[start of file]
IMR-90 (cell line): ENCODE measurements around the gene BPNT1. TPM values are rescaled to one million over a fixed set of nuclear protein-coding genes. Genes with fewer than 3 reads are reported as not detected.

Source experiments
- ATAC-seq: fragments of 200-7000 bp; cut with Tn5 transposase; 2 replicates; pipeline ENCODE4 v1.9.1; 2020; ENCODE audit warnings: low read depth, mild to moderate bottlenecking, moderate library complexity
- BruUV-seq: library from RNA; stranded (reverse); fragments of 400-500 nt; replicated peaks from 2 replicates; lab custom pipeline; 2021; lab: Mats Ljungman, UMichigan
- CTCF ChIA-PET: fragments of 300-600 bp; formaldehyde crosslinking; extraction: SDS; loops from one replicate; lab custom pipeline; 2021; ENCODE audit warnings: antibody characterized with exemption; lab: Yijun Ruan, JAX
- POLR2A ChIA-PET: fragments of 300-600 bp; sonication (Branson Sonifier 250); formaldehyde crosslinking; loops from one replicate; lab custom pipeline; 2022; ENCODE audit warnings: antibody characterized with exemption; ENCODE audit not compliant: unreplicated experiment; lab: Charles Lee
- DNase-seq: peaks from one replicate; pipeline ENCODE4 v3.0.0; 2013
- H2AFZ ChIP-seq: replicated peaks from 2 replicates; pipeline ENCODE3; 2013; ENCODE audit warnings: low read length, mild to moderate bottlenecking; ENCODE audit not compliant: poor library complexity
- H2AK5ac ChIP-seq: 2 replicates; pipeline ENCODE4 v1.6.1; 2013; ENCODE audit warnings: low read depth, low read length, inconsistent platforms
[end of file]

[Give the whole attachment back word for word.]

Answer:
IMR-90 (cell line): ENCODE measurements around the gene BPNT1. TPM values are rescaled to one million over a fixed set of nuclear protein-coding genes. Genes with fewer than 3 reads are reported as not detected.

Source experiments
- ATAC-seq: fragments of 200-7000 bp; cut with Tn5 transposase; 2 replicates; pipeline ENCODE4 v1.9.1; 2020; ENCODE audit warnings: low read depth, mild to moderate bottlenecking, moderate library complexity
- BruUV-seq: library from RNA; stranded (reverse); fragments of 400-500 nt; replicated peaks from 2 replicates; lab custom pipeline; 2021; lab: Mats Ljungman, UMichigan
- CTCF ChIA-PET: fragments of 300-600 bp; formaldehyde crosslinking; extraction: SDS; loops from one replicate; lab custom pipeline; 2021; ENCODE audit warnings: antibody characterized with exemption; lab: Yijun Ruan, JAX
- POLR2A ChIA-PET: fragments of 300-600 bp; sonication (Branson Sonifier 250); formaldehyde crosslinking; loops from one replicate; lab custom pipeline; 2022; ENCODE audit warnings: antibody characterized with exemption; ENCODE audit not compliant: unreplicated experiment; lab: Charles Lee
- DNase-seq: peaks from one replicate; pipeline ENCODE4 v3.0.0; 2013
- H2AFZ ChIP-seq: replicated peaks from 2 replicates; pipeline ENCODE3; 2013; ENCODE audit warnings: low read length, mild to moderate bottlenecking; ENCODE audit not compliant: poor library complexity
- H2AK5ac ChIP-seq: 2 replicates; pipeline ENCODE4 v1.6.1; 2013; ENCODE audit warnings: low read depth, low read length, inconsistent platforms